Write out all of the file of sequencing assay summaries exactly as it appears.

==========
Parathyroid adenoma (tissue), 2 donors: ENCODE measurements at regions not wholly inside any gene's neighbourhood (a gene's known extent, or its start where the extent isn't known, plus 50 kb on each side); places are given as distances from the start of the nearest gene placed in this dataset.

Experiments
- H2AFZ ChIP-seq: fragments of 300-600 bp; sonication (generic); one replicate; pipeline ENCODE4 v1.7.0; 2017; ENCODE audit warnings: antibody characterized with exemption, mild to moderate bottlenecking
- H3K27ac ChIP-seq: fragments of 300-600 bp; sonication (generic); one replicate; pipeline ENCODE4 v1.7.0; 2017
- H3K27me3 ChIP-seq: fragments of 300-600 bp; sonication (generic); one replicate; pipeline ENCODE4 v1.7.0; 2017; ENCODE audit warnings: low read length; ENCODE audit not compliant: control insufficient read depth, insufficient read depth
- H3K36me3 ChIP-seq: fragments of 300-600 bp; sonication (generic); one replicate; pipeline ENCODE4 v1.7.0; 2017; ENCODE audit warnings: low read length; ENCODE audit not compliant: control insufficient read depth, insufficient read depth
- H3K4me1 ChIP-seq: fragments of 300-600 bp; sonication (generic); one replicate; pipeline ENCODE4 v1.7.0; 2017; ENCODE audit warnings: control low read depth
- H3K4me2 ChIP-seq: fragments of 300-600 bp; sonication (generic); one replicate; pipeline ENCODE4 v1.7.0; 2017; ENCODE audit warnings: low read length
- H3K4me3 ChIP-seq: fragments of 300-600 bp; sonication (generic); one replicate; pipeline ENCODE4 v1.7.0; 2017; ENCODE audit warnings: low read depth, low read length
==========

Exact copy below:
Parathyroid adenoma (tissue), 2 donors: ENCODE measurements at regions not wholly inside any gene's neighbourhood (a gene's known extent, or its start where the extent isn't known, plus 50 kb on each side); places are given as distances from the start of the nearest gene placed in this dataset.

Experiments
- H2AFZ ChIP-seq: fragments of 300-600 bp; sonication (generic); one replicate; pipeline ENCODE4 v1.7.0; 2017; ENCODE audit warnings: antibody characterized with exemption, mild to moderate bottlenecking
- H3K27ac ChIP-seq: fragments of 300-600 bp; sonication (generic); one replicate; pipeline ENCODE4 v1.7.0; 2017
- H3K27me3 ChIP-seq: fragments of 300-600 bp; sonication (generic); one replicate; pipeline ENCODE4 v1.7.0; 2017; ENCODE audit warnings: low read length; ENCODE audit not compliant: control insufficient read depth, insufficient read depth
- H3K36me3 ChIP-seq: fragments of 300-600 bp; sonication (generic); one replicate; pipeline ENCODE4 v1.7.0; 2017; ENCODE audit warnings: low read length; ENCODE audit not compliant: control insufficient read depth, insufficient read depth
- H3K4me1 ChIP-seq: fragments of 300-600 bp; sonication (generic); one replicate; pipeline ENCODE4 v1.7.0; 2017; ENCODE audit warnings: control low read depth
- H3K4me2 ChIP-seq: fragments of 300-600 bp; sonication (generic); one replicate; pipeline ENCODE4 v1.7.0; 2017; ENCODE audit warnings: low read length
- H3K4me3 ChIP-seq: fragments of 300-600 bp; sonication (generic); one replicate; pipeline ENCODE4 v1.7.0; 2017; ENCODE audit warnings: low read depth, low read length